By the measurement of the intensity of PCR bands, the maximum PCR MgCl2 for expression of Î²-Actin and BRCA1 were determined in the fourth experiment. This technique is highly beneficial for the magnesium ion concentration. 17 The stringency of the primer was decreased by increasing the concentration of the magnesium ion 26. Magnesium ions in low concentrations may result in declined efficiency of the reaction while the high concentrations of the ions may result in the declined specificity of the reaction. The calculation of the magnesium ions concentration should be done as a function of the concentration of the nucleotide 26. The testing of the magnesium concentration ranging between 0.5 to 4.0 mM above the total nucleotide concentration should be done for PCR protocols. According to the results the optimum PCR (MgCl2) for the Î²-Actin expression was found to be 2.0 mM. While 4.0 mM was the optimum PCR (MgCl2) for the BRCA1 expression.
In the fifth experiment, through measuring the PCR band's intensity, the optimum PCR number of cycles for the expression of Î²-Actin and BRCA1. The results indicated the Î²-Actin PCR cycle number to be 30 and 33 cycles (see figure 4, A). But in the case of BRCA1 there were no amplifications found which could be owing to the following reasons:
Degradation of DNA.
Degradation of misplacement of the PCR component.
Implementation of too less cycles.
Increased annealing temperatures.
Not enough templates present.
The sub optimal concentrations of Mg2+ and degradation of primers.
To calculate the PCR cycle range is the main purpose behind the optimum PCR cycle number in which a linear exponential phase denotes the intensity of the PCR bands. The growth curve of the PCR against the number of PCR cycles should be sigmodial (S shaped) when optimizing the PCR conditions. The curve should consist of three phases: log-linear phase (the exponential amplification phase), the lag phase and plateau (figure 8) 18.
Lag phase: it signifies the initial amplification cycle in which no product is detected.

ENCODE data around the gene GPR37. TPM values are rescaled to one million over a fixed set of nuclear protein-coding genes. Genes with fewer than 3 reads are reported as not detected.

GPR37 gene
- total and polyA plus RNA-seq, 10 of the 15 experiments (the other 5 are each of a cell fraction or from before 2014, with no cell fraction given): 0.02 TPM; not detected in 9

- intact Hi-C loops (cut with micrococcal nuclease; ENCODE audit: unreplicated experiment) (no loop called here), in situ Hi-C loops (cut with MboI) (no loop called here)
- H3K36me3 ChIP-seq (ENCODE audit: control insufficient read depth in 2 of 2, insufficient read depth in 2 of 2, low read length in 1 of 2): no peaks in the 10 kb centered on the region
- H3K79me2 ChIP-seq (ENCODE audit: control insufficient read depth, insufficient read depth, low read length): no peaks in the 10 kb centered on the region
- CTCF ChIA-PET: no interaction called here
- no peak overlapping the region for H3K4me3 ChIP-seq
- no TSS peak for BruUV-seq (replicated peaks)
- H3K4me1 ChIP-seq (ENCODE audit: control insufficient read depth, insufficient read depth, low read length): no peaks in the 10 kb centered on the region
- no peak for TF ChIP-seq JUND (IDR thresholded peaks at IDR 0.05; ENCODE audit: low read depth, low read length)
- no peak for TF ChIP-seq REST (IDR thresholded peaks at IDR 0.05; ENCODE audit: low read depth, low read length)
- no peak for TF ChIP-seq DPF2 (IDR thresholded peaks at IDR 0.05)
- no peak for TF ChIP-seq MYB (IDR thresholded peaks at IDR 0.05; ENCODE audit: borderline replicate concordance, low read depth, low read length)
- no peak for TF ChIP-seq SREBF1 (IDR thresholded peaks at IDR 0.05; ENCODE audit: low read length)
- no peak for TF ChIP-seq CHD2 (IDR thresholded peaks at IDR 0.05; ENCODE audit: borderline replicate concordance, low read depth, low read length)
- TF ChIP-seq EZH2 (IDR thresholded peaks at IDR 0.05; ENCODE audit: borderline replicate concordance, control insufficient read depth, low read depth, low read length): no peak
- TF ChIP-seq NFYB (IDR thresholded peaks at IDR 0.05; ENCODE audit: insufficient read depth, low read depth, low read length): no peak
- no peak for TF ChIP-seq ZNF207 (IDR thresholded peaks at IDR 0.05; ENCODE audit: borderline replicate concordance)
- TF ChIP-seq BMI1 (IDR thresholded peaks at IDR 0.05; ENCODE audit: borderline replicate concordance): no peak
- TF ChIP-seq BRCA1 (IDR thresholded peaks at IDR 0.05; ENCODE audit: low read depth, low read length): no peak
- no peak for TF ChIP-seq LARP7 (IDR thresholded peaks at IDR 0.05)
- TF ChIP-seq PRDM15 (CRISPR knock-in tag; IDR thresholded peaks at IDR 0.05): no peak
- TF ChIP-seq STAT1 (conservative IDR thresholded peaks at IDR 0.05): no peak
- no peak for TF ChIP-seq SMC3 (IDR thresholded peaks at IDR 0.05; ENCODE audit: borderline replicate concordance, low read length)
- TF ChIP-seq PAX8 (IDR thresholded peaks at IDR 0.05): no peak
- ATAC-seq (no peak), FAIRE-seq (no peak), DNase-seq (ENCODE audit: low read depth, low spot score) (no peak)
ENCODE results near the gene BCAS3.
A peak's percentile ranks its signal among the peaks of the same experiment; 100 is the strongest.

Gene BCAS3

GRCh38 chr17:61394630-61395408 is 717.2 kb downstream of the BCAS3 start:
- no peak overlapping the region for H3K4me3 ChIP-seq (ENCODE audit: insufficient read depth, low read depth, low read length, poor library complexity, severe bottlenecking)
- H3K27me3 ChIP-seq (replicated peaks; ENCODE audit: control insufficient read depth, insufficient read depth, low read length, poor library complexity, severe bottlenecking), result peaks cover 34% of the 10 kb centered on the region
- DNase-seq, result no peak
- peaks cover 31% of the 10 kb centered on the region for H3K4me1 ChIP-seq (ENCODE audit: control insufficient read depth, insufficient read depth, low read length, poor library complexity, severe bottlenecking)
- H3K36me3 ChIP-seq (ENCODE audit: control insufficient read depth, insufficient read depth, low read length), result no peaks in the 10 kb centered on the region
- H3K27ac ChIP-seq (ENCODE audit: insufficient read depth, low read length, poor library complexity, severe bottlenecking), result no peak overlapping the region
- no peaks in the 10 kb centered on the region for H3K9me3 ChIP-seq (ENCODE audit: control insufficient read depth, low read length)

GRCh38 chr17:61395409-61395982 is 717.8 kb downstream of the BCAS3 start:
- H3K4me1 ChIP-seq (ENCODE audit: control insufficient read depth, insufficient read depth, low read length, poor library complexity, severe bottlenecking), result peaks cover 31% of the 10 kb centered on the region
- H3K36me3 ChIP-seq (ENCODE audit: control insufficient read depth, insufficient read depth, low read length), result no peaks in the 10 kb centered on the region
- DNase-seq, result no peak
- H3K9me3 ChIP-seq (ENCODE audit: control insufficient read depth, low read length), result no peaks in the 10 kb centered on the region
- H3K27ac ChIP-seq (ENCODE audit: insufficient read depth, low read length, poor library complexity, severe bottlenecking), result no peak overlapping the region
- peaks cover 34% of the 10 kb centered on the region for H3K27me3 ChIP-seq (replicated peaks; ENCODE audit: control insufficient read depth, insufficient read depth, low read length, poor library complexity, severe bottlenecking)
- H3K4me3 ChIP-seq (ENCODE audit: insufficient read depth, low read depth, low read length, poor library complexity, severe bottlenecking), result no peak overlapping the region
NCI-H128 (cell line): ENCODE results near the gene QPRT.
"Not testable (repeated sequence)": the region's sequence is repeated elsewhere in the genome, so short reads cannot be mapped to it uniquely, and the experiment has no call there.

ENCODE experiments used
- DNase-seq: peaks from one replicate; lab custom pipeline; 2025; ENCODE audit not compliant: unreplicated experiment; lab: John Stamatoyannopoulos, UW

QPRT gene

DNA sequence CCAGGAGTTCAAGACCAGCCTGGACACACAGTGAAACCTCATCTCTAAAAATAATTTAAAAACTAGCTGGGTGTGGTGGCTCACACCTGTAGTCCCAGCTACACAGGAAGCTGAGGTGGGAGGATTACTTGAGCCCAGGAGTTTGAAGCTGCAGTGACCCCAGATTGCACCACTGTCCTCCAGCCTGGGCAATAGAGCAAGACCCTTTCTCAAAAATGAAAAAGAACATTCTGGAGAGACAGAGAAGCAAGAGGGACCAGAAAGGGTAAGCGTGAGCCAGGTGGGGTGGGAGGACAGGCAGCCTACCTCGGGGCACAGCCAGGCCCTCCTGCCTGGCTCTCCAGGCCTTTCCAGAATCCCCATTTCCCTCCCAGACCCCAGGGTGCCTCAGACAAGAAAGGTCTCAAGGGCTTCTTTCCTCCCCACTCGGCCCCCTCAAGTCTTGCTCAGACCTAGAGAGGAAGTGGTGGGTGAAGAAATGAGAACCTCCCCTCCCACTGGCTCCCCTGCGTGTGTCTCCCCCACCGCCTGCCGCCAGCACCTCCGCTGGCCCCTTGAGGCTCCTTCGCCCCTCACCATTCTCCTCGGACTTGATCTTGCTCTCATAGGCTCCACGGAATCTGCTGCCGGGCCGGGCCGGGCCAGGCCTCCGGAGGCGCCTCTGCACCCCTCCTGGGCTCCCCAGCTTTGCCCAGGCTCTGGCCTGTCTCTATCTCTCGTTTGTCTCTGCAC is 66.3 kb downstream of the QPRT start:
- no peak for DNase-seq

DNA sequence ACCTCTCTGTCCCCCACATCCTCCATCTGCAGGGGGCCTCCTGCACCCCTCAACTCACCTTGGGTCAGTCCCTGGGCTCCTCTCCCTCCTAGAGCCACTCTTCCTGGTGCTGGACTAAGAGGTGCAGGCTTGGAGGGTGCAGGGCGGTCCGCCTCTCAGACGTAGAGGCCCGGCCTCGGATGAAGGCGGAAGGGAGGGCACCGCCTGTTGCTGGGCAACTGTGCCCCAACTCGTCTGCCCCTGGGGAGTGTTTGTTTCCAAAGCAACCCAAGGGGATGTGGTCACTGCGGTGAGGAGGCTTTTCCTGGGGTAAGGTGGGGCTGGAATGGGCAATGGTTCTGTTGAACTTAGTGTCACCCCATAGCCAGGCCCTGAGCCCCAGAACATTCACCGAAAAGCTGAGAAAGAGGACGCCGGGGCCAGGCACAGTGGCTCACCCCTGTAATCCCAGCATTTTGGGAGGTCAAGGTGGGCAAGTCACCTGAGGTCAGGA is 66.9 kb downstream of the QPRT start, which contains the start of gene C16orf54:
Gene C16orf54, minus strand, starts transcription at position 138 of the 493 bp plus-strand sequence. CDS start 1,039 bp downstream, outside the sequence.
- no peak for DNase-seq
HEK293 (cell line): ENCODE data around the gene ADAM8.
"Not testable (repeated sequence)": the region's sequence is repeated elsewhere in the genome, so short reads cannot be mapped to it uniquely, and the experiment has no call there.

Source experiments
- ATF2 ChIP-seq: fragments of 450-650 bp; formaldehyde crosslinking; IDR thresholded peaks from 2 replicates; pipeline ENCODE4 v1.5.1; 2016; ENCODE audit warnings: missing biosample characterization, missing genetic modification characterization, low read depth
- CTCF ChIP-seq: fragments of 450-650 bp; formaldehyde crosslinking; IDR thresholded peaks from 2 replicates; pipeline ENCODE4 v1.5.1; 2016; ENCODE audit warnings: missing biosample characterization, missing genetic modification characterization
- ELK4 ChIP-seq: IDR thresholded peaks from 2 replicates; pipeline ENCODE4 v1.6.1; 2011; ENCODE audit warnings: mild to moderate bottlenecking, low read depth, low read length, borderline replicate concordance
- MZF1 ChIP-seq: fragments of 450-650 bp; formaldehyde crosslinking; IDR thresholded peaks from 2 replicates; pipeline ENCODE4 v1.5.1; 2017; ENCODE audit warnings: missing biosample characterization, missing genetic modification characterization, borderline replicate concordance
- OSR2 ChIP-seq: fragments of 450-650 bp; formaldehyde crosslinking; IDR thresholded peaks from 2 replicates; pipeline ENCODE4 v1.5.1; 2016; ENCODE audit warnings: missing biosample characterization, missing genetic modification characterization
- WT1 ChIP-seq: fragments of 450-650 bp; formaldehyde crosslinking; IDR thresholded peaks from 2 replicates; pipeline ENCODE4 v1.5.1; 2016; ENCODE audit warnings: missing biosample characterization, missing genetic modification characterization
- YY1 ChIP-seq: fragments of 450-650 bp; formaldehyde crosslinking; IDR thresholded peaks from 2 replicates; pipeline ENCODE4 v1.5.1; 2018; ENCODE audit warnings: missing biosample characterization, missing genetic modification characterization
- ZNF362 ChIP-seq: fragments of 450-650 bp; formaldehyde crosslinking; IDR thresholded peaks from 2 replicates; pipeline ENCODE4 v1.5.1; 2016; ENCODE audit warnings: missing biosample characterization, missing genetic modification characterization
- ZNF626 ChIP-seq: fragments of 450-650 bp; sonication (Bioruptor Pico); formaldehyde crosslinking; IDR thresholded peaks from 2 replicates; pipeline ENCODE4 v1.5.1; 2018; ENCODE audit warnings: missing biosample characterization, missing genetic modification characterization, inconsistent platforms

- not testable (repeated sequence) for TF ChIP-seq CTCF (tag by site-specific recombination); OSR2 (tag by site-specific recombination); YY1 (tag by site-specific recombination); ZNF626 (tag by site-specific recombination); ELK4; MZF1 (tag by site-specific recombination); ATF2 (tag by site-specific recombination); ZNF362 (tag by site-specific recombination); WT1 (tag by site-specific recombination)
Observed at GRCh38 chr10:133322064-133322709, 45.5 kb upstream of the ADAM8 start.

Exponential phase: this phase denotes the period when the amplification efficiency is at its best and is constant over a period of time.
Plateau phase: the reaction plateaus when the amplification efficiency declines.
During the exponential phase, it is necessary that the PCR products are measured where a consistent relationship exists between the product amount and input DNA. To avoid the amplification of the background products, optimization of the number of PCR cycles is done.
By the measurement of the intensity of the PCR bands, the optimum PCR (Buffer, dNTPs & Primers) for expression of BRCA1 was done in the experiments 6, 7 and 8. According to the results the optimum PCR buffer, dNTPs and Primers was found to be 1.5 ÂµL, (0.080 & 0.100 mM) & 0.2 mM respectively17. Buffering agents like the Tris-based buffers and salt like KC1 were used as buffers in many of the reactions. The DNA polymerase activity is affected by the regulation by the buffer of the pH of the reaction. The DNA activity of the polymerase will be increased by 50-60% by the modest amounts of KC1 as compared to the activities without the KC1. Empirical means should be employed to determine the concentrations of deoxynucleotide triphosphates (dNTPs) with the help of titration of Mg2+ concentrations. Lower specificity may be caused by high concentrations while poor yield of the product may be caused by low concentrations26. Mispriming and collection of nonspecific product may be caused by high concentrations of primer. High concentaryions may also result in an increased probability of template independent artefact termed primer dimer while unsatisfactory yield of the amplified product may be caused by low concentrations of the primer-dimer1.